Roku in 2012: Is it time to sell?

Roku LT

A few days ago, I got a tip that Intel is supposedly in talks to buy Roku. I haven’t been able to confirm this; both Intel and Roku are simply saying they’re not commenting. So at this point, we gotta treat it as just another Valley rumor, which coincides with another rumor I’ve heard about Roku working on getting yet another round of funding. As I spent the holiday weekend trying to get in touch with sources that all clearly had better things to do, I thought about both about those scenarios — and realized that this may actually a good time for Roku to sell.

The case for an acquisition

No question: Roku has had a very good year. The company revamped its hardware line, added casual gaming as well as paid apps, and was able to transform Roku boxes from something you’d only find on Amazon.com to a product that’s available at Best Buy, Target, Walmart and elsewhere. Roku predicted early on that it would end the year with a total of 3 million devices sold, and I’m fairly confident that we are soon gonna hear that it surpassed that number.

But all of this came at a price. Roku CEO Anthony Wood told me a few months ago that the company is making money with every box it sells, but when big box retailers sell your devices for as little as $50 a pop, you’re operating with razor-thin margins. This became very obvious when Roku raised a Series D of $8 million in August — only to turn around an invest a good chunk of it in advertising for the holiday season.

Roku resorted to billboards, banner ads and radio clips to advertise its boxes in recent weeks, giving the devices more paid publicity than Apple TV or Google TV ever had. All the advertising undoubtedly helped to spur holiday sales. But using VCs as a piggy bank to bankroll your ad blitz? That’s not a long-term strategy. It’s something you do to impress prospective buyers. Show them how much you could do if you only had the resources.

The case for more funding

If there’s any lesson to be learned from 2011 for a CE startup, it’s that acquisitions are risky. Cisco shut down Flip last April after failing to take the brand to the next level. The same thing could happen to a Roku, especially since the smart TV market is still so immature. That may be enough of a reason for Roku’s founder Wood to resist a sale, but there’s also an argument to be made that could convince his investors: The company still has some work to do on both the technical and business fronts.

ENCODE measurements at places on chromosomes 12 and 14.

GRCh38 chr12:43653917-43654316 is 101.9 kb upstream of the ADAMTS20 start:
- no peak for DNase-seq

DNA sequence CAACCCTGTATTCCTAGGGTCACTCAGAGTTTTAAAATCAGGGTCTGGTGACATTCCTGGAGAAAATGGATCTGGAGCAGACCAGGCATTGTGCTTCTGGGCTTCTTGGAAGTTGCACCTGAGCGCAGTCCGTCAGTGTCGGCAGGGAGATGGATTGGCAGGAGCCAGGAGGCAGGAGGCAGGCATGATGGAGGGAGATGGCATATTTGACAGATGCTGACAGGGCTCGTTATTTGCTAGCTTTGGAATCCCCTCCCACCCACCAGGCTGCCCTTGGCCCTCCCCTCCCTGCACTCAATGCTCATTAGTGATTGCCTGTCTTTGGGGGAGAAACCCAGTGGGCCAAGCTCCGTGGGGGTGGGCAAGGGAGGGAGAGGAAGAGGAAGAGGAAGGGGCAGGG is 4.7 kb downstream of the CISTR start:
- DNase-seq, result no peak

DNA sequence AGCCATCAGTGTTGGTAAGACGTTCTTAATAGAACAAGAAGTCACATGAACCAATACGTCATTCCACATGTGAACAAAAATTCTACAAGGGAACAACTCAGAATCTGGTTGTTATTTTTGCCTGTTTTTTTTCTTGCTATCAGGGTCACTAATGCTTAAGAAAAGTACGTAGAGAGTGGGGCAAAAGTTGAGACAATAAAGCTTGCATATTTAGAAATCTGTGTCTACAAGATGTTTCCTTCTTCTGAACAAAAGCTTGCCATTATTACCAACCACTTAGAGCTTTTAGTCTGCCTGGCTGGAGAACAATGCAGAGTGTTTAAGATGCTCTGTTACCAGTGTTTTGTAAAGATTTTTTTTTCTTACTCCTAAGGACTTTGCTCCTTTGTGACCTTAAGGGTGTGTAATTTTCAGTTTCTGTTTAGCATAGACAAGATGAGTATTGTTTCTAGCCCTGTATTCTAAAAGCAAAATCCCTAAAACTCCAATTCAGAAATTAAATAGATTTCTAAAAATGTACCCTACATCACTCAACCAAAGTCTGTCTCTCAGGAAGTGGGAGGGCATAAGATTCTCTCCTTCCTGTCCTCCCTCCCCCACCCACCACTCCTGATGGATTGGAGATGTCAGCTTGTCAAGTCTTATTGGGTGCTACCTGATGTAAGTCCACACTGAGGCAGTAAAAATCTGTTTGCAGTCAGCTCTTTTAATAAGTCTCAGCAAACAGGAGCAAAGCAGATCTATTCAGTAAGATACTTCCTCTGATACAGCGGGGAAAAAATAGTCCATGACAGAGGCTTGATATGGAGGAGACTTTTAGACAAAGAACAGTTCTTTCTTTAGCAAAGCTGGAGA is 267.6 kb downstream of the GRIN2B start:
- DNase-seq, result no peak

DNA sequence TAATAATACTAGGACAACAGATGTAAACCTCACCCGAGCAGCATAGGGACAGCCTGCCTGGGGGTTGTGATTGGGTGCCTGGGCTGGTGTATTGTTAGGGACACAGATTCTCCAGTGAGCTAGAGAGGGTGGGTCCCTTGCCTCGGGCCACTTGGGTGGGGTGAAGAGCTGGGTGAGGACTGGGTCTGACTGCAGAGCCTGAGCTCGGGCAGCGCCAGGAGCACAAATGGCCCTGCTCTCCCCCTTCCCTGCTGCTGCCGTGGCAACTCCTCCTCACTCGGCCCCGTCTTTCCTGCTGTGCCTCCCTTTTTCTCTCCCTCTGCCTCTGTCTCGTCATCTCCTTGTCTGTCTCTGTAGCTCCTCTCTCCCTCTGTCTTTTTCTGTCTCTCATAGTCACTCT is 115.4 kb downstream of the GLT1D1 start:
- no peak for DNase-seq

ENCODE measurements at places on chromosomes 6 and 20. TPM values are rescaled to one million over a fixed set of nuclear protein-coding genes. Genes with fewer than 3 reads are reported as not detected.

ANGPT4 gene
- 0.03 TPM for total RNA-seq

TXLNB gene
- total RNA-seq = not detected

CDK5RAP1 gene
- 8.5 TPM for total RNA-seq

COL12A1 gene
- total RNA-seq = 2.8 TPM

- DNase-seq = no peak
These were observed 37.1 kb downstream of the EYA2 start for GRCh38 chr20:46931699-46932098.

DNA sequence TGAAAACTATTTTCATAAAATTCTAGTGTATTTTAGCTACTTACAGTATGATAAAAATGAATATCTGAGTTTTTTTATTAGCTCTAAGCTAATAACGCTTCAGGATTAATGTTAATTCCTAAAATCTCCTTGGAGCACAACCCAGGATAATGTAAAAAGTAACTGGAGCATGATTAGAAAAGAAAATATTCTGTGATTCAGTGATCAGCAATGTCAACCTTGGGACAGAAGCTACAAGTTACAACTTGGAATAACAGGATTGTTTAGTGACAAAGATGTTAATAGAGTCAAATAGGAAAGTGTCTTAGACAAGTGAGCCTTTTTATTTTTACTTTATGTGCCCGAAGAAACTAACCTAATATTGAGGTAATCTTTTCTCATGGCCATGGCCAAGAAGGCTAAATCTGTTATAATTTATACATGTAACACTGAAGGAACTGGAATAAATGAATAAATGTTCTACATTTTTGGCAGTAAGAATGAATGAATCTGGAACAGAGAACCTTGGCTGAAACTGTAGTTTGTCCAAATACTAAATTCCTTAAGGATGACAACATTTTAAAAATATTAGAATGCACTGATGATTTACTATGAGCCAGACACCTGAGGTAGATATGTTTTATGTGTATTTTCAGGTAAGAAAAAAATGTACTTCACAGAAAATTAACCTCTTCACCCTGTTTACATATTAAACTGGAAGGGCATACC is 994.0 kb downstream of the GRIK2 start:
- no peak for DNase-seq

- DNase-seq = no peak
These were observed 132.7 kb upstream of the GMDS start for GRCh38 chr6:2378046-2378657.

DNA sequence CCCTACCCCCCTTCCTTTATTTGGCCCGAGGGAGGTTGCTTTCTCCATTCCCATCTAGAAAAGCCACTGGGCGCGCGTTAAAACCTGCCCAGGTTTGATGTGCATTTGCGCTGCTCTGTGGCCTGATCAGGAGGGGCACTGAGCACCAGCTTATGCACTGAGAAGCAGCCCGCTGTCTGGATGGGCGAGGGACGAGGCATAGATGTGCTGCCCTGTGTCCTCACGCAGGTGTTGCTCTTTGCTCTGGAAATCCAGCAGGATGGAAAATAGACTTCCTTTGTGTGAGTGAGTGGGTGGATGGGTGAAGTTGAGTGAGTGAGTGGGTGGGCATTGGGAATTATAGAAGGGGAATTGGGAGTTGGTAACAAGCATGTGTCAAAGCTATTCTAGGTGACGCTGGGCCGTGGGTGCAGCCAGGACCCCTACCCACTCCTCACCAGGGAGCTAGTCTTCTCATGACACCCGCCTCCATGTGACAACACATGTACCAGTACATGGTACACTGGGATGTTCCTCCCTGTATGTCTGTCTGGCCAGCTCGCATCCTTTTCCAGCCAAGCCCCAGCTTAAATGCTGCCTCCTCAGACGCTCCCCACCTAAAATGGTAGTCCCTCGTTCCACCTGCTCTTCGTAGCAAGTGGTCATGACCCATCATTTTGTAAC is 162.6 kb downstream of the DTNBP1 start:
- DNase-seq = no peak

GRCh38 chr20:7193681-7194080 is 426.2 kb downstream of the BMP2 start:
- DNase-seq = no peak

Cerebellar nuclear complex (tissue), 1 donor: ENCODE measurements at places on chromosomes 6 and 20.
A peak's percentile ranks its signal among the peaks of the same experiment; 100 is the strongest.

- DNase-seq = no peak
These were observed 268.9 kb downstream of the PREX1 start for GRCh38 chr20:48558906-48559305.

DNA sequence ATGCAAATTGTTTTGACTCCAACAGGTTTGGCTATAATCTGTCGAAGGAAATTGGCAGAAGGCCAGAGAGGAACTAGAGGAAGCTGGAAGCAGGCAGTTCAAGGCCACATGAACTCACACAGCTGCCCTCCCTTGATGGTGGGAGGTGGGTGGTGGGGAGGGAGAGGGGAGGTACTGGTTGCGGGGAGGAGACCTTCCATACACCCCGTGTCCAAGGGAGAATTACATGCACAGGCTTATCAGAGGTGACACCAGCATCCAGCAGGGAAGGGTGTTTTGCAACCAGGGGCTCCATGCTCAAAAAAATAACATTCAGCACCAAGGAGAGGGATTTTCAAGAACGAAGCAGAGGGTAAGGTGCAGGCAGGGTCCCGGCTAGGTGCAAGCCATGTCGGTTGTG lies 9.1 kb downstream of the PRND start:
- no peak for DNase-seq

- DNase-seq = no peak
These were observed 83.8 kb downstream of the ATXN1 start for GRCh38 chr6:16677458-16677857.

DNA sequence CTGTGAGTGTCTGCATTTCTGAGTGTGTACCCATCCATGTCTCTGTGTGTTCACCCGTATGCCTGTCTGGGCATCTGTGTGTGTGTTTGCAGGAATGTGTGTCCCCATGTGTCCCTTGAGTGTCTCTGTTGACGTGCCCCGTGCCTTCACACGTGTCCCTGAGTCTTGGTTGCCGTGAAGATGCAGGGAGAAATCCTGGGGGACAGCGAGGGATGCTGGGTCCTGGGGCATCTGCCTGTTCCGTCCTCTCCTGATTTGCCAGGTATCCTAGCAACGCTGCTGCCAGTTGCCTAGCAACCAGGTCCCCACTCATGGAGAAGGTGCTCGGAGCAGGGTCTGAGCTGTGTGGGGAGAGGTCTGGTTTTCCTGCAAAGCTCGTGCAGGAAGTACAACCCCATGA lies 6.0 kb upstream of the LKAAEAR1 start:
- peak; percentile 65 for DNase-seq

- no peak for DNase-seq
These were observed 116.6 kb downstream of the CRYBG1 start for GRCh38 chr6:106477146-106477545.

Roku announced in the fall of 2011 that it was going to expand to the U.K. and Canada, following Netflix in its footsteps. Establishing itself as a global brand could help to maximize Roku’s value in the long run while not costing as much as any U.S. ad blitz, and piggybacking on Netflix’s impending U.K. launch this spring could help to make the expansion even cheaper.

Roku’s second challenge has to do with the product itself. The company slightly tweaked its UI when it revamped its hardware last year, but it’s still in desperate need for a much more aggressive relaunch. There are now hundreds of Roku apps available, and Roku’s simple home screen launcher that makes you scroll left and right to get to your content simply doesn’t cut it anymore. The company also is in dire need of an iPad app and at least a plan to tackle things like universal search, cloud services and social integration — all of which isn’t really possible in Roku’s current incarnation.

However, time is running out on these projects. Google is getting ready to double down on its Google TV platform, Apple  may launch a more comprehensive TV product this year, and smaller competitors like Western Digital and Boxee aren’t waiting around either. Which brings me back to the thought that Roku may be best advised to sell now while its still enjoying its time in the spotlight, and then attack those problems with the resources of a strong corporate parent.

So why Intel?

It’s easy to see why Roku would benefit from an acquisition — but why would Intel buy a company whose products are based on a competitor’s chipsets? And didn’t Intel just two months ago throw in the towel in the Smart TV arena by shuttering its Digital Home group whose CE4100 Atom processor has been powering both the Boxee Box and Google TV devices from Sony and Logitech?

It’s true, the company officially said goodbye to the Smart TV sector, folding its Digital Home group into its tablet business; but Intel is still very much invested in the digital set-top box business, where it builds chipsets optimized for IP-delivered TV experiences like Comcast’s next-generation set-top boxes.

However, it’s becoming increasingly clear that the set-top box of the future may not look like a set-top box at all. Microsoft is partnering with pay TV providers to stream live TV to the Xbox, and TV Everywhere apps have become a big hit on the iPad.  All of this could make Roku Intel’s best bet for a radically different set-top box business. One that’s not dominated by legacy hardware, but by bring-your-own-device offerings as well as lean boxes with simple UIs for customers that want to stream Netflix and HBO Go, but don’t want to bother with expensive full-blown smart TV platforms.

Intel could maintain Roku as a separate business unit that keeps selling its current-generation hardware, but eventually transition to an Intel SoC solution and maybe even land deals with pay TV operators to distribute Roku boxes in lieu of traditinal set-top boxes. Admittedly, it’s a long-shot, and I have my doubts that it will actually happen — but it may just be what both Intel and Roku need.

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